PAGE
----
What he did was sign three Norwegians in Magnus Wolff Eikrem, Mats Møller Dæhli and Jo Inge Berget, as well as Kenwyne Jones, Fabio, Juan Cala and finally Wilfried Zaha on loan. Not one of those players would significantly and unquestionably strengthen the starting eleven of any Premier League team.
Solskjær’s decision to sign three compatriots was heavily criticised. “It seems very naïve to me to turn to Norwegian players,” Tor-Kristian Karlsen, former director of football at Monaco, told Josimar. “Right now there are no Norwegian players who can raise the level of a Premier League team and Solskjær should have known that better than anyone”.
While Mats Møller Dæhli made a positive impact and looks a bright prospect, he was 18 and couldn’t be expected to rescue Cardiff on his own. The situation with Magnus Wolff Eikrem was particularly strange, as Solskjær had known and coached Eikrem on and off since the player was 12 years old. If anyone knew whether or not Eikrem was good enough to change Cardiff’s fortunes it was Solskjær, yet the playmaker only started once in the Premier League.
Solskjær’s old friend and former business partner Jim Solbakken was heavily involved in all three deals with the Norwegian players, representing one party or the other. Both FIFA and the Norwegian FA are currently investigating Solbakken’s affairs, after several reports of misconduct and conflicts of interest emerged in the Norwegian media this autumn. It seems unlikely that Dæhli, Eikrem and Berget would all have become Cardiff City players if it hadn’t been for Solskjær’s relationship with Solbakken. Given the limited impact the players made and the crucial importance of the January transfer window to Cardiff’s survival chances, the issue does not reflect particularly well on Solskjær’s judgement.
After a catastrophic 0-4 defeat at home to Hull, Solskjær seemed to change and started picking more defensively-minded lineups. A switch to 5-3-2 saw Cardiff battle hard to get a point at White Hart Lane, but they were undone by a rare goal from Roberto Soldado. The next weekend there was a ray of light as Cardiff beat a dire Fulham 3-1, but they then embarked on a poor run of three defeats and a draw from the next four. A fluke win away at Southampton and a 0-0 draw at home to Stoke were the last points Solskjær’s Cardiff would claim that season. After two heavy defeats in the North-East against Sunderland and Newcastle, relegation was inevitable. It truth, it had felt inevitable for a while. During this dreadful stretch, where Cardiff won just twice in three months, Solskjær kept changing formation and personnel in a way that unsettled and angered local fans and media. Squad rotation may be a natural part of the modern game, but when the team kept losing and none of the changes really work it was hard to avoid the feeling that Solskjær himself didn’t really know how to get the best out of his players. Curiously, Solskjær rarely played the system he had favoured at Molde.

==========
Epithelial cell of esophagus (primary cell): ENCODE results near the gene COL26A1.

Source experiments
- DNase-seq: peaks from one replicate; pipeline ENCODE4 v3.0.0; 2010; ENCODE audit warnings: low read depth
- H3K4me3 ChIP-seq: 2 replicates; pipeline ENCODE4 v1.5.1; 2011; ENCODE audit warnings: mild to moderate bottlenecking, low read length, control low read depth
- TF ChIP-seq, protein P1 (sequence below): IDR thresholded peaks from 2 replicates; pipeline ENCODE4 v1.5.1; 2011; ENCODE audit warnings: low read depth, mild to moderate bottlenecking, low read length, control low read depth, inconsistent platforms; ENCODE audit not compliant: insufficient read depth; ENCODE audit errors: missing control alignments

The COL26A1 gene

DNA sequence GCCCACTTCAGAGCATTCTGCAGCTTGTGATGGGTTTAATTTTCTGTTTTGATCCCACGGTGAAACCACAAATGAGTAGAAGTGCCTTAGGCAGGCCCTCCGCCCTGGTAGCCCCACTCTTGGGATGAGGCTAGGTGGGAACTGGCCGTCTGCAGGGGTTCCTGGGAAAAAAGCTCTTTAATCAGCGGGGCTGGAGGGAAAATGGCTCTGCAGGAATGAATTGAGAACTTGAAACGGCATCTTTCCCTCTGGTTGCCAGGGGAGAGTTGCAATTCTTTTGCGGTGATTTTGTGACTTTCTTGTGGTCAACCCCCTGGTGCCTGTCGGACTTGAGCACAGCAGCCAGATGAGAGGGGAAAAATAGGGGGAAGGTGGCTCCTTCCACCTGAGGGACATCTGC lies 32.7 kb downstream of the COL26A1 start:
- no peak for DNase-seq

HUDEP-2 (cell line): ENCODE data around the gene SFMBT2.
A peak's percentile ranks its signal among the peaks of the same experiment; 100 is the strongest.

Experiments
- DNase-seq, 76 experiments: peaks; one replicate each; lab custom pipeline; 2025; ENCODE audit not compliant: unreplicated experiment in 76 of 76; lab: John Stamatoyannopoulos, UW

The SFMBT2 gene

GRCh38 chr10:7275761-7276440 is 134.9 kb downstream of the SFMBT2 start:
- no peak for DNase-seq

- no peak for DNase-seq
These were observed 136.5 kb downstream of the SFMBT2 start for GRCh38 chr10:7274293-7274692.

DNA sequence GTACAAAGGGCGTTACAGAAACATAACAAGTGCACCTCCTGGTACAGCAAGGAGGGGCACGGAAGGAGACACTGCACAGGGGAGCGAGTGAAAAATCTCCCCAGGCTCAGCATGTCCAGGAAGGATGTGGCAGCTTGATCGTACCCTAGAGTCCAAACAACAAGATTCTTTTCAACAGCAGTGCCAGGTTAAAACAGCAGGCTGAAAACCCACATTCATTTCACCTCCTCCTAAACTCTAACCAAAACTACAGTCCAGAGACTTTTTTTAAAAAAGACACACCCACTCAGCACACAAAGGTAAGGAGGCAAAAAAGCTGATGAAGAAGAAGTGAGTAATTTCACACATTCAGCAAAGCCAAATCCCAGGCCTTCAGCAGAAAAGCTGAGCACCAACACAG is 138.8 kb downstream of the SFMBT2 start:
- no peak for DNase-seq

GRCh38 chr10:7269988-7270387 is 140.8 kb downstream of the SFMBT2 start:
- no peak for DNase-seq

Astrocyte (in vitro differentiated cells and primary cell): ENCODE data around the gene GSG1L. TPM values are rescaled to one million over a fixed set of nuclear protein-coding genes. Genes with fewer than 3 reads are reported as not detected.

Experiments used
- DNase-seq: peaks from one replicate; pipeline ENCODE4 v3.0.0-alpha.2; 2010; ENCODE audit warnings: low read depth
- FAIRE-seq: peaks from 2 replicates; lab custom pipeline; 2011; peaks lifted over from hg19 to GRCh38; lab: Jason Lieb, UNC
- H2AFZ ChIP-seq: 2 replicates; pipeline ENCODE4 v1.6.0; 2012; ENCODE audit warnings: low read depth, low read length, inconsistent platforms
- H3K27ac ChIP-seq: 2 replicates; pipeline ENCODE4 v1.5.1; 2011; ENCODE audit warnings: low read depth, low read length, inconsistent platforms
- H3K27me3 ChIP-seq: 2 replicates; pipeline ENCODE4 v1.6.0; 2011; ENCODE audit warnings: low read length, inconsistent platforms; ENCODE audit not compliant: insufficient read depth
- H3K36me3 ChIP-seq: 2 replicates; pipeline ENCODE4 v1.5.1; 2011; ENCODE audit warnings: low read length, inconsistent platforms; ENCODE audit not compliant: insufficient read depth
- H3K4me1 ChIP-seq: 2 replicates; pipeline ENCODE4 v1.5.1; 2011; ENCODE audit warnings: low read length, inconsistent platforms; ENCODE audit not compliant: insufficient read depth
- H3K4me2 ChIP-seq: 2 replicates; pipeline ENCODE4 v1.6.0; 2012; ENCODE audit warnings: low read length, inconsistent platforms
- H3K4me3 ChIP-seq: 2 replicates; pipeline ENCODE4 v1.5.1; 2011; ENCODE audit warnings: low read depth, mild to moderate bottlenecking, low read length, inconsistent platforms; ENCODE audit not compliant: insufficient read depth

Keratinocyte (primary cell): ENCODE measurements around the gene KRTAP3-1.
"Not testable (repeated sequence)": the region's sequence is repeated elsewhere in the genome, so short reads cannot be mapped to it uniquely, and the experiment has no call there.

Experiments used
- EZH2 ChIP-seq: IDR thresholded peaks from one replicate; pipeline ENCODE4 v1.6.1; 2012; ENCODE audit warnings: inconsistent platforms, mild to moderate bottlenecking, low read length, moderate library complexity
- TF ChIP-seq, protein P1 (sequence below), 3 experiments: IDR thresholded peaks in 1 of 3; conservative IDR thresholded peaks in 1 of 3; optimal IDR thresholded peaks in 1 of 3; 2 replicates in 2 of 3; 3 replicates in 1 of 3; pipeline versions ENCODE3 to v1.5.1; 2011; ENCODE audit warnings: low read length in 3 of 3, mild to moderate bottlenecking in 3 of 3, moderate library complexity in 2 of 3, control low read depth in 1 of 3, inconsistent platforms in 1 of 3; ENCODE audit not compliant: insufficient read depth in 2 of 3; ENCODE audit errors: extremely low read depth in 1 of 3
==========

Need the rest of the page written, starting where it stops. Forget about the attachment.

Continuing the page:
During this latter phase, when hope of survival was gradually dwindling, it became increasingly clear that for all the goodwill Solskjær had carried into the job, for all his good intentions and interesting ideas, it simply wasn’t working. The local press, upset about having to spend next season going to places like Blackpool and Huddersfield, started sniping. As someone noted in the press room at half time during a particularly poor performance: “Watching Solskjær trying to save Cardiff is like watching a puppy trying to climb a tree. He’s cute, you wish him all the best, but it’s not going to end well”.
Amidst the derision Solskjær kept his composure. No one could have begrudged him a Benítezesque rant at his critics. It never came. But the spark in his eyes was gone, the aura he used to have had faded. As the defeats piled up, he kept insisting that his players were doing a lot of things right – which may well have been true, but in the face of near-certain relegation it started to ring increasingly hollow. Earlier in his time at Cardiff he had an uncanny ability to make people feel better about the club’s prospects when he spoke, but in the face of damning results the Solskjær Effect withered. The words were still right, the way they had been right at that glorious unveiling back in January. But Solskjær’s bullet-proof conviction, his overwhelming certainty that was he was doing was right and that it was going to work, had disappeared. There was no sudden crisis, no single moment of disaster, but rather the slow, gradual, awful process of someone realising that their marriage is doomed.